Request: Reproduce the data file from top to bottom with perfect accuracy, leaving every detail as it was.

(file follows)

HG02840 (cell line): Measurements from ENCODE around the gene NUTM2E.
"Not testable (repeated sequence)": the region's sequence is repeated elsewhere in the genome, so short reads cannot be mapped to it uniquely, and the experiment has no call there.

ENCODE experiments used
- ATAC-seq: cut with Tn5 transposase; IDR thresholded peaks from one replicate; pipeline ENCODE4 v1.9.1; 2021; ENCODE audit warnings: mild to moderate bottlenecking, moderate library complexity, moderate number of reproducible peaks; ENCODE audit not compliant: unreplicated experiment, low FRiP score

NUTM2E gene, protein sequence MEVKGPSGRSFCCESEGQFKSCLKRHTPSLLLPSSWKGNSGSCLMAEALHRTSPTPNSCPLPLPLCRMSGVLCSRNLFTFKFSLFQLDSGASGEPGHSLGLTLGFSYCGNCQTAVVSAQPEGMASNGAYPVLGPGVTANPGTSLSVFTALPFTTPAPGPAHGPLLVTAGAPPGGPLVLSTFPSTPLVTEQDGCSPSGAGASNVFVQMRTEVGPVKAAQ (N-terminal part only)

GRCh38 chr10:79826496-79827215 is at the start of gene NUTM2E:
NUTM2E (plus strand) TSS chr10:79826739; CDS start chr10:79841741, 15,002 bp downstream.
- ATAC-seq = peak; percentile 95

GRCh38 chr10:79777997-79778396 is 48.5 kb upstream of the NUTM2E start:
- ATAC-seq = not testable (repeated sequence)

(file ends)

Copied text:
HG02840 (cell line): Measurements from ENCODE around the gene NUTM2E.
"Not testable (repeated sequence)": the region's sequence is repeated elsewhere in the genome, so short reads cannot be mapped to it uniquely, and the experiment has no call there.

ENCODE experiments used
- ATAC-seq: cut with Tn5 transposase; IDR thresholded peaks from one replicate; pipeline ENCODE4 v1.9.1; 2021; ENCODE audit warnings: mild to moderate bottlenecking, moderate library complexity, moderate number of reproducible peaks; ENCODE audit not compliant: unreplicated experiment, low FRiP score

NUTM2E gene, protein sequence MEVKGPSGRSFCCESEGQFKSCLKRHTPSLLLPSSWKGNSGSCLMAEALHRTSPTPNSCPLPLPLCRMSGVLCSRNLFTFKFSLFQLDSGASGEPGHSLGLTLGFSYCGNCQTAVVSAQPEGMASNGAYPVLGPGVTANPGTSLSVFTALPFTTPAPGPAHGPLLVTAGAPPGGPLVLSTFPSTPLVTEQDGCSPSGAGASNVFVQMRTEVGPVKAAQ (N-terminal part only)

GRCh38 chr10:79826496-79827215 is at the start of gene NUTM2E:
NUTM2E (plus strand) TSS chr10:79826739; CDS start chr10:79841741, 15,002 bp downstream.
- ATAC-seq = peak; percentile 95

GRCh38 chr10:79777997-79778396 is 48.5 kb upstream of the NUTM2E start:
- ATAC-seq = not testable (repeated sequence)